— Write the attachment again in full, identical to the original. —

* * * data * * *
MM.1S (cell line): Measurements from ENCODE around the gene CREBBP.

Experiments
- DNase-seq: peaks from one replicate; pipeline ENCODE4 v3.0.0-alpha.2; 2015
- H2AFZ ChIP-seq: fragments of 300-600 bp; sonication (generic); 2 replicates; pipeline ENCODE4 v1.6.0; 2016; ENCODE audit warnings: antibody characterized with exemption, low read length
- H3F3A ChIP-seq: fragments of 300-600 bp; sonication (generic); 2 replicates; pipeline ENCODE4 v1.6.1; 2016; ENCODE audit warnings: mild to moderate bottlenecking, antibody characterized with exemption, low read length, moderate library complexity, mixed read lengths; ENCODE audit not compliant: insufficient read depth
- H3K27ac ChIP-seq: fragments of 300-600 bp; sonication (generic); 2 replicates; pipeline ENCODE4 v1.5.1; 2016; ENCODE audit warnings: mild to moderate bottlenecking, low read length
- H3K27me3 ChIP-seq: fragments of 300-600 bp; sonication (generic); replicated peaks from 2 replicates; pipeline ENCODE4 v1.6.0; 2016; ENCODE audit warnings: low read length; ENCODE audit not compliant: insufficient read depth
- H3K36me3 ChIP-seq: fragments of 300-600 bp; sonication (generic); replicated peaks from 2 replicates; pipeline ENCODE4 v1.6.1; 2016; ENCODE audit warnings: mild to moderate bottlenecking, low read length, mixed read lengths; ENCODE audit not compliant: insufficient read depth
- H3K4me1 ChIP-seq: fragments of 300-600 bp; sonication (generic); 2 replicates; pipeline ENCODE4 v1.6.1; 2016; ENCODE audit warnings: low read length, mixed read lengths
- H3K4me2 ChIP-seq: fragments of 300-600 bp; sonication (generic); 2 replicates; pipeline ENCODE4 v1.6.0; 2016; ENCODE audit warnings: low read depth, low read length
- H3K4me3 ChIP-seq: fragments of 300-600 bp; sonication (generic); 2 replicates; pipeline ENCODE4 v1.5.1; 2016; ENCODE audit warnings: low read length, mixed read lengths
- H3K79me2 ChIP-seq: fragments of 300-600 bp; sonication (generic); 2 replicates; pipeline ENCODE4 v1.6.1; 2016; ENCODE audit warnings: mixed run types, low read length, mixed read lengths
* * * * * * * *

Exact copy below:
MM.1S (cell line): Measurements from ENCODE around the gene CREBBP.

Experiments
- DNase-seq: peaks from one replicate; pipeline ENCODE4 v3.0.0-alpha.2; 2015
- H2AFZ ChIP-seq: fragments of 300-600 bp; sonication (generic); 2 replicates; pipeline ENCODE4 v1.6.0; 2016; ENCODE audit warnings: antibody characterized with exemption, low read length
- H3F3A ChIP-seq: fragments of 300-600 bp; sonication (generic); 2 replicates; pipeline ENCODE4 v1.6.1; 2016; ENCODE audit warnings: mild to moderate bottlenecking, antibody characterized with exemption, low read length, moderate library complexity, mixed read lengths; ENCODE audit not compliant: insufficient read depth
- H3K27ac ChIP-seq: fragments of 300-600 bp; sonication (generic); 2 replicates; pipeline ENCODE4 v1.5.1; 2016; ENCODE audit warnings: mild to moderate bottlenecking, low read length
- H3K27me3 ChIP-seq: fragments of 300-600 bp; sonication (generic); replicated peaks from 2 replicates; pipeline ENCODE4 v1.6.0; 2016; ENCODE audit warnings: low read length; ENCODE audit not compliant: insufficient read depth
- H3K36me3 ChIP-seq: fragments of 300-600 bp; sonication (generic); replicated peaks from 2 replicates; pipeline ENCODE4 v1.6.1; 2016; ENCODE audit warnings: mild to moderate bottlenecking, low read length, mixed read lengths; ENCODE audit not compliant: insufficient read depth
- H3K4me1 ChIP-seq: fragments of 300-600 bp; sonication (generic); 2 replicates; pipeline ENCODE4 v1.6.1; 2016; ENCODE audit warnings: low read length, mixed read lengths
- H3K4me2 ChIP-seq: fragments of 300-600 bp; sonication (generic); 2 replicates; pipeline ENCODE4 v1.6.0; 2016; ENCODE audit warnings: low read depth, low read length
- H3K4me3 ChIP-seq: fragments of 300-600 bp; sonication (generic); 2 replicates; pipeline ENCODE4 v1.5.1; 2016; ENCODE audit warnings: low read length, mixed read lengths
- H3K79me2 ChIP-seq: fragments of 300-600 bp; sonication (generic); 2 replicates; pipeline ENCODE4 v1.6.1; 2016; ENCODE audit warnings: mixed run types, low read length, mixed read lengths